A Research Agenda for Neoliberalism.

AuthorBaruchello, Giorgio
PositionBook review

A Research Agenda for Neoliberalism

Kean Birch (University of Toronto)

Cheltenham: Edward Elgar, 2018, x + 193 pp.

ISBN: 978-1-78897-618-3

In Personal Knowledge, Michael Polanyi famously describes concepts as cognitive structures (aka gestalten) capturing countless amounts of subsidiary details, from which we cannot but attend in order to apprehend each concept's distinguishing focus, i.e. their meaning under the given circumstances. Polanyi believes our awareness of subsidiary details to be severely limited, though by no means absent. Were our awareness of these subsidiary details altogether absent, then we would be unable to grasp their focal point; just like we would not recognise a face without having at least some awareness of the countless and, for the most part, indescribable features allowing us to see a face and to know to whom it belongs. As Polanyi explains, it is only in highly artificial settings that we make use of concepts for which precise, explicit sets of necessary and sufficient conditions can be listed, such as the axioms of the formal sciences, the definitions and protocols of the natural sciences, and the official criteria for judicial hermeneutics. Nonetheless, even in these highly artificial settings there remain fundamental concepts that are as fuzzy and as open-ended as ordinary concepts normally are, such as the guiding ideals of formal elegance, scientific truth and legal justice--not to mention the continued implicit reliance of logicians, scientists and judges on ordinary language in their more prosaic but inevitable endeavours and, a fortiori, on ordinary concepts.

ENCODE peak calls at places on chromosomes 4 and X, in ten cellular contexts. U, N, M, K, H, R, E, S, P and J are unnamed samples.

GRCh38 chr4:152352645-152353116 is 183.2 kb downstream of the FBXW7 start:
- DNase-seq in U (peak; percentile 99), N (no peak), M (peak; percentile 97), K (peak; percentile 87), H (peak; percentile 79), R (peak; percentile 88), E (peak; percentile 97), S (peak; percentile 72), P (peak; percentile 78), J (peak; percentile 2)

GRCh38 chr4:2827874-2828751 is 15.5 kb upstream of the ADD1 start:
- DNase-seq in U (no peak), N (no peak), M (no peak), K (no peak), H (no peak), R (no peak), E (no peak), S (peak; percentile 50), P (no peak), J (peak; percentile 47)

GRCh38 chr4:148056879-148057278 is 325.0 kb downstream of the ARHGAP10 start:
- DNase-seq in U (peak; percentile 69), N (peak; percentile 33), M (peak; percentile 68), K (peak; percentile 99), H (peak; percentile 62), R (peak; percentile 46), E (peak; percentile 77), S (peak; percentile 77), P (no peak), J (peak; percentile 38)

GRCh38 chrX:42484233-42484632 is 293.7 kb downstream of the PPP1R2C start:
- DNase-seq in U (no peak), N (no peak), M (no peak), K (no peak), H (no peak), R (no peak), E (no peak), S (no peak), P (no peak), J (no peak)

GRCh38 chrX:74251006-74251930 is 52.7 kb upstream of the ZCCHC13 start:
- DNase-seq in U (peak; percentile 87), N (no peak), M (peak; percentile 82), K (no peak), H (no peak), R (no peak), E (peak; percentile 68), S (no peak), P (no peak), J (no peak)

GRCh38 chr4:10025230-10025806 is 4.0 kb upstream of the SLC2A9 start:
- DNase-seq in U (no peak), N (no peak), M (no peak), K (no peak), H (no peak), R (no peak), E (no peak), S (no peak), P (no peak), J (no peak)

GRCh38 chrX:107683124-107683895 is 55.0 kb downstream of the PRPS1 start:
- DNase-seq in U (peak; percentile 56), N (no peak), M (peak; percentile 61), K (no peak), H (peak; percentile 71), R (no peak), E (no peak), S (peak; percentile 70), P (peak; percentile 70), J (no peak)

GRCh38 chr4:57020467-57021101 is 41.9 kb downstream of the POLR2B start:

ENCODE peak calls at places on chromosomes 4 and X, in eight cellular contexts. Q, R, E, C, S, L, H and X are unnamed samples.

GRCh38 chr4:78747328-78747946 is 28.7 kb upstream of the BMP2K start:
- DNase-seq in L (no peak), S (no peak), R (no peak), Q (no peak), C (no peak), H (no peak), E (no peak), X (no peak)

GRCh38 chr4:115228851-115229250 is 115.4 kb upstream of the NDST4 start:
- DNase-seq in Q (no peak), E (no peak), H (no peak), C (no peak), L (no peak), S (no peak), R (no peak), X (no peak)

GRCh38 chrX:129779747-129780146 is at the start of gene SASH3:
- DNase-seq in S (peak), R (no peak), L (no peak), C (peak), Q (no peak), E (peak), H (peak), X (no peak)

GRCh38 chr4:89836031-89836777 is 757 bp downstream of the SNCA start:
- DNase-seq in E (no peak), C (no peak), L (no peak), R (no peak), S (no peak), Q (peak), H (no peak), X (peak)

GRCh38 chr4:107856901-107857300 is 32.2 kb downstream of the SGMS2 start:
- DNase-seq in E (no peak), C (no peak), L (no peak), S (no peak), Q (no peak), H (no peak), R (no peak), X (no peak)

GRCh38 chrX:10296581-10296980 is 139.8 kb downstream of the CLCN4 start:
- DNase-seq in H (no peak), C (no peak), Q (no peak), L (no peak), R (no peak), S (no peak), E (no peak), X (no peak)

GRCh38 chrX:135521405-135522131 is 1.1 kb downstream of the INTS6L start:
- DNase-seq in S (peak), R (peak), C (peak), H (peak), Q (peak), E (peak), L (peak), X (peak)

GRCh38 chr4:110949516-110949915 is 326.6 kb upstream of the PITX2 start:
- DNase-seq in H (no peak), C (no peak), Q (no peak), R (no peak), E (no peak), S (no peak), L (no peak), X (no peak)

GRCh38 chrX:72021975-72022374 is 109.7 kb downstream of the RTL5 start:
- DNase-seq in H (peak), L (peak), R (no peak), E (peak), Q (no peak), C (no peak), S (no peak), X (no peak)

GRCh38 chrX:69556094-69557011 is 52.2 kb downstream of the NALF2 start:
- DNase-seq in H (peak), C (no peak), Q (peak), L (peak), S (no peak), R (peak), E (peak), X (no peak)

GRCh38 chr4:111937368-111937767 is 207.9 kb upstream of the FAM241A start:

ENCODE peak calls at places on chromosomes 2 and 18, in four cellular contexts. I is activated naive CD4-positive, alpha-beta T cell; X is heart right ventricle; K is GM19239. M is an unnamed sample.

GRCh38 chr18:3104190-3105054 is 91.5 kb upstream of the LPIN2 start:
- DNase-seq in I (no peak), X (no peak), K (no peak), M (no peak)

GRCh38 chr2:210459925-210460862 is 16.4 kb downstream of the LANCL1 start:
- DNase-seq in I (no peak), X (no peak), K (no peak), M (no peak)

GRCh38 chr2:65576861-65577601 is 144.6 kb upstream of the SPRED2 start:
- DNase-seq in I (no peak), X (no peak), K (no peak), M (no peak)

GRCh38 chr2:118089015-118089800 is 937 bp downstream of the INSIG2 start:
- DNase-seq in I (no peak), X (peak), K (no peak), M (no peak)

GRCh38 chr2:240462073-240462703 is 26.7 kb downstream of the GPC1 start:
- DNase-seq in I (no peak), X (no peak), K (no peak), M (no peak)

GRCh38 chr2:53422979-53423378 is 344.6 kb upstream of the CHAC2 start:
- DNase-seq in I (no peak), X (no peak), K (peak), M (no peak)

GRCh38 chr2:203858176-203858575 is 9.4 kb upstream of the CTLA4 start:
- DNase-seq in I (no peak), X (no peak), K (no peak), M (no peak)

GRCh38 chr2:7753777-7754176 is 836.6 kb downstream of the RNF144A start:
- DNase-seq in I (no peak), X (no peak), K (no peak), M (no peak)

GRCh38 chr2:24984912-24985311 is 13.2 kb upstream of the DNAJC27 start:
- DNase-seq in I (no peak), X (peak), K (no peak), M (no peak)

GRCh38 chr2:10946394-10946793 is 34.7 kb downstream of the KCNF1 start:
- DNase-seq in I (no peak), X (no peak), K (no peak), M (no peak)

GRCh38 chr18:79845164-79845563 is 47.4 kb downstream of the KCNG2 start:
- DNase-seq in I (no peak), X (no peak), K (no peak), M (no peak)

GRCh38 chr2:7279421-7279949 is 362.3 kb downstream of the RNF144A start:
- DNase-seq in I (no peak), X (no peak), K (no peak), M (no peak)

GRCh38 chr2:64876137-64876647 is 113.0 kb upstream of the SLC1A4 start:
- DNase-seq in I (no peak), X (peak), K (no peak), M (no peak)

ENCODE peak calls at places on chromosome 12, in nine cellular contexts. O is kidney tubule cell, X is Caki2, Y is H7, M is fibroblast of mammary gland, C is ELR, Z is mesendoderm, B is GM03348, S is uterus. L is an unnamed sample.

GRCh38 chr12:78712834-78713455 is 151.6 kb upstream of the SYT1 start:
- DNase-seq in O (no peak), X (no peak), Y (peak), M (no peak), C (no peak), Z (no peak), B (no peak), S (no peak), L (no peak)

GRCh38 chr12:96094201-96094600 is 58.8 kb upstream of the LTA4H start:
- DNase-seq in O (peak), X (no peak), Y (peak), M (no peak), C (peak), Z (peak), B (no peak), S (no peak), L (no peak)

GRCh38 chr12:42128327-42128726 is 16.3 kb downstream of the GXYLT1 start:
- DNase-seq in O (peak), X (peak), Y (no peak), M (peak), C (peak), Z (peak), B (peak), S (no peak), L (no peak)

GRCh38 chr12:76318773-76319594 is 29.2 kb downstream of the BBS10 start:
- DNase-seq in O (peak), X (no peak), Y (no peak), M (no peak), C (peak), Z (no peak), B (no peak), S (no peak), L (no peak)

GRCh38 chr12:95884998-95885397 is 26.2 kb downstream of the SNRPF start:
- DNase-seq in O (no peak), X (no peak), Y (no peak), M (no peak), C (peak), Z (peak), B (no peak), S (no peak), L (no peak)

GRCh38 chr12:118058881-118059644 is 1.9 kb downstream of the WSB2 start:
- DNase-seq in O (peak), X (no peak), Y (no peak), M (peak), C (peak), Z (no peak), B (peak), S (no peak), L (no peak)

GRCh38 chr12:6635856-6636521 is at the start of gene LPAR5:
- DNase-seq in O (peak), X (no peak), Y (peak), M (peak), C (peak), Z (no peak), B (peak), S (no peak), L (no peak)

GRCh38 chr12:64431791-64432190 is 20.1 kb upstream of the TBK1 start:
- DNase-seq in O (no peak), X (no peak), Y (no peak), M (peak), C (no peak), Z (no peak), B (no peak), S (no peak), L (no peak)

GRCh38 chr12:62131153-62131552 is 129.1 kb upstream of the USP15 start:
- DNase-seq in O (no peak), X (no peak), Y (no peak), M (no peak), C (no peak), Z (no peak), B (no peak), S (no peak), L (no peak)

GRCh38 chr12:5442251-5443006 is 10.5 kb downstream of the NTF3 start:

Birch mentions Michael Polanyi three times in his book (16, 18, 27) but does not cite, refer to, or make any palpable use of Polanyi's work, with which Birch does not seem to be familiar at all (Birch seems instead familiar with the work of Michael's brother Karl; 113-114). Thus, Birch's whole book is built upon a 'non-Polanyi-esque' premise, i.e., that it should be possible to make complete and explicit sense of the concept of neoliberalism, which Birch himself has employed frequently in his own previous works and has yet grown more and more dissatisfied with, because of the many important details that thousands--and growing--scholarly treatments of this concept regularly leave out, underestimate, overestimate, or relentlessly pile up into an unmanageable host of possible applications of the same. Under this respect, Birch sounds unaware of how...

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